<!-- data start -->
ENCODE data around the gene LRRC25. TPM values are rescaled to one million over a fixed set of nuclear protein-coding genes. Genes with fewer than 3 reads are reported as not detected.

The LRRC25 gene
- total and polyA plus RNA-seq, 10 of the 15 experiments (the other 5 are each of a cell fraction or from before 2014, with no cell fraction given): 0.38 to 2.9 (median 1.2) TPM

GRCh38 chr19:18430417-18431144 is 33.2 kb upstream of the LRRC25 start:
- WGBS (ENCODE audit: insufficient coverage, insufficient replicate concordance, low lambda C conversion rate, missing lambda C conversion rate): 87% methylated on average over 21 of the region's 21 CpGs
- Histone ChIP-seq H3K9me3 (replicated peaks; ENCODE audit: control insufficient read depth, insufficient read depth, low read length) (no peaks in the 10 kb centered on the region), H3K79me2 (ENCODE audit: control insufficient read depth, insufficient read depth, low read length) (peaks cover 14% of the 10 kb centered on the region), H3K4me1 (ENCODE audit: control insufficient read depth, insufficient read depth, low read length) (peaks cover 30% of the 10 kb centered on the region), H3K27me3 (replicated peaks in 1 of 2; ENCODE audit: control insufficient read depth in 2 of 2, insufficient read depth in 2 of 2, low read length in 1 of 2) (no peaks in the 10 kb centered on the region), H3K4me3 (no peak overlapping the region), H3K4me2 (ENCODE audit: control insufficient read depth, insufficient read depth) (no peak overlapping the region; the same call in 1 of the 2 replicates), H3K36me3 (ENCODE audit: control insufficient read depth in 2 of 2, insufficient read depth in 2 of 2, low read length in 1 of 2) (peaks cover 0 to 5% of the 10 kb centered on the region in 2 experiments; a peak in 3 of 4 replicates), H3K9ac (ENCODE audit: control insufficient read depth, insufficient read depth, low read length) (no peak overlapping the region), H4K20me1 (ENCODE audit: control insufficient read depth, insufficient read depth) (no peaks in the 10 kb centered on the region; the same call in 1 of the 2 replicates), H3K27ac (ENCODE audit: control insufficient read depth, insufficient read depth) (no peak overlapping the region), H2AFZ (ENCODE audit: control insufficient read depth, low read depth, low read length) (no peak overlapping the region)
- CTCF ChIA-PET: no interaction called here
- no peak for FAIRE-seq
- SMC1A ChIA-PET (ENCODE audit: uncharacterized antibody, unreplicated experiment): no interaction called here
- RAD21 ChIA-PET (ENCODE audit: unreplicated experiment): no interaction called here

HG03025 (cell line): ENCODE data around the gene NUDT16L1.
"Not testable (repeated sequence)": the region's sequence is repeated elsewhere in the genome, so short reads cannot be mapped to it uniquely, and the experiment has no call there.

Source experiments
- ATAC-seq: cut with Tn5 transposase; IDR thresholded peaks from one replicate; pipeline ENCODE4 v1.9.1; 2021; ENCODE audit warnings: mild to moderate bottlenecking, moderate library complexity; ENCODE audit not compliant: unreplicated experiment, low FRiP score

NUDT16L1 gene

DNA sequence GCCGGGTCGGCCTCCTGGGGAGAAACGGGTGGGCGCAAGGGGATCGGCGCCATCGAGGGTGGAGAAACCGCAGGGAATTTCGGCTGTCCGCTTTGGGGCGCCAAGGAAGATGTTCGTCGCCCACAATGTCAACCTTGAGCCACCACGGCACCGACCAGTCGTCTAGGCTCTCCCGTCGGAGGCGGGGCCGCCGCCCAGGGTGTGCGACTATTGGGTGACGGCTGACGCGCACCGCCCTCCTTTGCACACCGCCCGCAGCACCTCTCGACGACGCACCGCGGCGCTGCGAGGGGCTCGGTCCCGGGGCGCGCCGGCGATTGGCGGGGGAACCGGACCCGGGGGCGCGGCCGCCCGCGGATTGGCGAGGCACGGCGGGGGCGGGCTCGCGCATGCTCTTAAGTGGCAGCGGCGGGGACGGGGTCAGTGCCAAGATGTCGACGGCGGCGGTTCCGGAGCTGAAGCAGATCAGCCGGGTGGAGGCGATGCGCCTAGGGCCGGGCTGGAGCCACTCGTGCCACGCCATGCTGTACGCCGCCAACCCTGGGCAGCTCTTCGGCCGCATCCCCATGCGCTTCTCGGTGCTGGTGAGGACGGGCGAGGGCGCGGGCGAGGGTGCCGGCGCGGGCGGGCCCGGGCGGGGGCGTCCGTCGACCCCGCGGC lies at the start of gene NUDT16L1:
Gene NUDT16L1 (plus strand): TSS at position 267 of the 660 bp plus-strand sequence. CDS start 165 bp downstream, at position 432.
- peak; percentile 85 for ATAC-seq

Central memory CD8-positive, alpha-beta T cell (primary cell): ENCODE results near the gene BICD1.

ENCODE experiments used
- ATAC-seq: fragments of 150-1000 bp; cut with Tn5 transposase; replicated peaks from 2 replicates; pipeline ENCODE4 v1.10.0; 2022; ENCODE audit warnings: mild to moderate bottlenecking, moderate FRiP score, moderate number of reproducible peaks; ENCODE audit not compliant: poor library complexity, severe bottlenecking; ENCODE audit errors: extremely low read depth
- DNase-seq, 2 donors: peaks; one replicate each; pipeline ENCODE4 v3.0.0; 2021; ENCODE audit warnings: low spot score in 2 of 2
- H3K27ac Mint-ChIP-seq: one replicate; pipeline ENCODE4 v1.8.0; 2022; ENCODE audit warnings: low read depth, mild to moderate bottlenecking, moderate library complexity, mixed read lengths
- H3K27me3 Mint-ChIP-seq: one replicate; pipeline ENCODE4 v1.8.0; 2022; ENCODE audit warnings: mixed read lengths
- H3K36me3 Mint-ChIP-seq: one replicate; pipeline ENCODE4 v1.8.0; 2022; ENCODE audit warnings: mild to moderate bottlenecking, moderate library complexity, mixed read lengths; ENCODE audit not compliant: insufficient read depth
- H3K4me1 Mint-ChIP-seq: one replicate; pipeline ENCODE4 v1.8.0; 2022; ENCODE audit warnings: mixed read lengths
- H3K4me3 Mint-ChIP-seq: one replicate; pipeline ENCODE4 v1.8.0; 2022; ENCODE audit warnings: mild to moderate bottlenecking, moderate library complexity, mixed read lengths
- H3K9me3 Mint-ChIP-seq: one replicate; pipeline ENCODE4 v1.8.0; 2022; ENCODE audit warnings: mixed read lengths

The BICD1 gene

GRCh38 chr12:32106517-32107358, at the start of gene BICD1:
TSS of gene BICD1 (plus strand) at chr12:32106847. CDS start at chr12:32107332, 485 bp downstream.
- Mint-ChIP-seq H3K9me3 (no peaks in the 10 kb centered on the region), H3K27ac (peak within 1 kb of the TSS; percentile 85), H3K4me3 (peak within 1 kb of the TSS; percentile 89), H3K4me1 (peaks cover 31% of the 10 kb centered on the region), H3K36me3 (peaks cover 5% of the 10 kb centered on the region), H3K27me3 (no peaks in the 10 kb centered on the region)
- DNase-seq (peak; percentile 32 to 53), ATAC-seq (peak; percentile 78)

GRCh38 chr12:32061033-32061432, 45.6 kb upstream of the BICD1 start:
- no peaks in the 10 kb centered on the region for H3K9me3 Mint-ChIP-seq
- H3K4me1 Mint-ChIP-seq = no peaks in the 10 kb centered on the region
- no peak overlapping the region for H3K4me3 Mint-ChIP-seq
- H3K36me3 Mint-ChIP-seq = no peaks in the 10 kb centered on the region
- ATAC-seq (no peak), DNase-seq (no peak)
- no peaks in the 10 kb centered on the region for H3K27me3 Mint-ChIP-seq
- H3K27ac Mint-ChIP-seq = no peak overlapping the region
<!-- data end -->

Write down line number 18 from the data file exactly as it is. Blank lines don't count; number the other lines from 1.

- peak; percentile 85 for ATAC-seq